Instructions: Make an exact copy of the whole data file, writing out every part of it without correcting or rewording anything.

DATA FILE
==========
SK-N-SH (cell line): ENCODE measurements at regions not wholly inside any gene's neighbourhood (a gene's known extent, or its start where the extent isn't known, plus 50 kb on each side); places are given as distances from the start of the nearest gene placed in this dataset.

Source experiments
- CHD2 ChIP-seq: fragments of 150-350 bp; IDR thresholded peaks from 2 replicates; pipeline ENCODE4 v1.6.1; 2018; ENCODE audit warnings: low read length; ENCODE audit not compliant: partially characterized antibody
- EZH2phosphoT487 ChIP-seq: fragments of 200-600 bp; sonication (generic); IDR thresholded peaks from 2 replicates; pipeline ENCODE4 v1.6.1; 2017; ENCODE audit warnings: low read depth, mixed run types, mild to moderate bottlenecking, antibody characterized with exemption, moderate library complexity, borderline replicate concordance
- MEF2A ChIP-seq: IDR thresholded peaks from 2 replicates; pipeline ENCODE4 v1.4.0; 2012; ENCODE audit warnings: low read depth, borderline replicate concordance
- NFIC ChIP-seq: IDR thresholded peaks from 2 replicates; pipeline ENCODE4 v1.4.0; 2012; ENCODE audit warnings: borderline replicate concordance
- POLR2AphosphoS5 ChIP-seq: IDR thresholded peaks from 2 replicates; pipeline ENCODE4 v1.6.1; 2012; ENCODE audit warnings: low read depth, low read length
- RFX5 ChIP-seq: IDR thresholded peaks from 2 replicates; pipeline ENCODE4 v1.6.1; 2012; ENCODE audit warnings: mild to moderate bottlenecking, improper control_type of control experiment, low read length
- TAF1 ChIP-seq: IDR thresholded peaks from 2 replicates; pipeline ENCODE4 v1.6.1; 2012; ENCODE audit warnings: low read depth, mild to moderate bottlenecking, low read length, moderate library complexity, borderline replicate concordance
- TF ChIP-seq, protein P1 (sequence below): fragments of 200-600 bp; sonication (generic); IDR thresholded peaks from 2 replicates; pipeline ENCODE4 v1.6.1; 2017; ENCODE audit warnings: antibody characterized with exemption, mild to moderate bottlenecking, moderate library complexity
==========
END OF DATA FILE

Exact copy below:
SK-N-SH (cell line): ENCODE measurements at regions not wholly inside any gene's neighbourhood (a gene's known extent, or its start where the extent isn't known, plus 50 kb on each side); places are given as distances from the start of the nearest gene placed in this dataset.

Source experiments
- CHD2 ChIP-seq: fragments of 150-350 bp; IDR thresholded peaks from 2 replicates; pipeline ENCODE4 v1.6.1; 2018; ENCODE audit warnings: low read length; ENCODE audit not compliant: partially characterized antibody
- EZH2phosphoT487 ChIP-seq: fragments of 200-600 bp; sonication (generic); IDR thresholded peaks from 2 replicates; pipeline ENCODE4 v1.6.1; 2017; ENCODE audit warnings: low read depth, mixed run types, mild to moderate bottlenecking, antibody characterized with exemption, moderate library complexity, borderline replicate concordance
- MEF2A ChIP-seq: IDR thresholded peaks from 2 replicates; pipeline ENCODE4 v1.4.0; 2012; ENCODE audit warnings: low read depth, borderline replicate concordance
- NFIC ChIP-seq: IDR thresholded peaks from 2 replicates; pipeline ENCODE4 v1.4.0; 2012; ENCODE audit warnings: borderline replicate concordance
- POLR2AphosphoS5 ChIP-seq: IDR thresholded peaks from 2 replicates; pipeline ENCODE4 v1.6.1; 2012; ENCODE audit warnings: low read depth, low read length
- RFX5 ChIP-seq: IDR thresholded peaks from 2 replicates; pipeline ENCODE4 v1.6.1; 2012; ENCODE audit warnings: mild to moderate bottlenecking, improper control_type of control experiment, low read length
- TAF1 ChIP-seq: IDR thresholded peaks from 2 replicates; pipeline ENCODE4 v1.6.1; 2012; ENCODE audit warnings: low read depth, mild to moderate bottlenecking, low read length, moderate library complexity, borderline replicate concordance
- TF ChIP-seq, protein P1 (sequence below): fragments of 200-600 bp; sonication (generic); IDR thresholded peaks from 2 replicates; pipeline ENCODE4 v1.6.1; 2017; ENCODE audit warnings: antibody characterized with exemption, mild to moderate bottlenecking, moderate library complexity